OptimaX: Someone is going to write a book. It will be called -“Matt McGee” A Diary-. The book is about you and covers a diary for all (and only!) those days you have worked on U2 A Diary. Who would YOU want to write that book?

That would be the poorest-selling book of all time, that’s for sure. I’ll say Neil McCormick. He might be able to make it interesting for my family, but I don’t think anyone else would read it. πŸ™‚

Erica: Bono’s reputation for recall is a bit notorious. Did you find in your research that this reputation is justified? And if so, how much extra time and effort did it cost you?

Oh, yeah. I kinda answered this above…. It happened a lot, and not just with Bono. It’s not fair, I suppose, to expect the band to remember the exact dates and details of things that happened 20-30 years ago. I barely remember what I was doing last week! But yes, the research was like one continual game of Is it worth it to really dig into this story/event and spend time figuring it out, or should I move on?

I spent a ton of time digging into the Shalom story, which extends for about five years in the book. The band never really spoke much about it until the past five years or so, which made getting the sequence of events tough. But, with some help from a couple friends and some newly discovered articles from the early ’80s, I think the book tells that story as accurately as possible, despite Bono’s reputation for poor recall. πŸ™‚

Jason: Do you plan to maintain your notes as the band’s career continues and release updated versions of your book in the future?

There’s no guarantee that the book will be updated, but I am keeping track of 2008 and have no plans to stop. I think if the book sells well, and continues to get good reviews, we’ll probably do an update some day.

Keir: Does your Diary concern itself at all with U2’s torturous way of making sausages? The band has stated numerous times in their career that the studio recording process is often a trying time for them, to varying degrees. Did you get any insight into what seems to be a familiar progression by now?

There are some stories and quotes in there that speak to the way they make music and why it takes so long these days. But, to be frank, if you pay close attention to the media coverage of U2, you’ve probably heard most of it before. The book is more about facts and events, and not so much an investigation of how they turn musical ideas into albums (and why it takes so long).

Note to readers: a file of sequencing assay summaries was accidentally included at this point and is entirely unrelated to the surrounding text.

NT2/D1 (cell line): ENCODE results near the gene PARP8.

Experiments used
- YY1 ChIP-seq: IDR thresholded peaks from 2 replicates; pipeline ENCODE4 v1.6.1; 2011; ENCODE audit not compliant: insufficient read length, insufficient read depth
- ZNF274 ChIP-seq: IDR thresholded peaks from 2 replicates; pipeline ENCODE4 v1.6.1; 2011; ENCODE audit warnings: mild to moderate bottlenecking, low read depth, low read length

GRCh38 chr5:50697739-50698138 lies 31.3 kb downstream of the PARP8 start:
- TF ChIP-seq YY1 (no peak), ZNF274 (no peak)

Harry: Did you enjoy writing this book, or did it become more like a job after some point?

I loved it! Even in the “I feel overwhelmed” times, I was loving it. I tried to write a book about U2 fans in the mid-1990s, but that fell apart after about two years of work. There was no way I wasn’t going to enjoy this, knowing that it was going to see the light of day as long as I hit my deadline.

Cristiano: What has changed in your perception of the band after doing research for the book? Is there any aspect of U2’s history that you learned to appreciate that you didn’t before you started?

I learned a lot about 1986, and have a better appreciation for what was going on during the making of The Joshua Tree. I tracked down one of the men that was with Bono and Ali in Central America and got some excellent background on that trip — a lot of new details. And a fan in New Zealand named Scott Cleaver sent me a big envelope full of press clippings related to the death of Greg Carroll and U2’s participation at his funeral. Those two events were back-to-back in the summer of 1986, and so many songs on The Joshua Tree developed from those two events.

Matthew Atkin: In your research for U2 – A Diary, what rumour that commonly circulates among the online U2 community did you find the hardest to verify?

I’m still disappointed that I was unable to confirm if Bono ever played that chess match against Garry Kasparov after Paul McGuinness won the opportunity in a 1993 charity auction. Maybe some day we’ll all get an answer to that!

Marcy Gaston: As a Larry Mullen admirer (I’m female, can you blame me?), I have a question for you. Did you ever get to the bottom of why he grew his hair out for Vertigo?

Hehehehe. No. I’m pretty sure there’s no mention of any band member’s hair in the book. Sorry about that. But we do talk about Larry’s wrist and back problems a fair bit!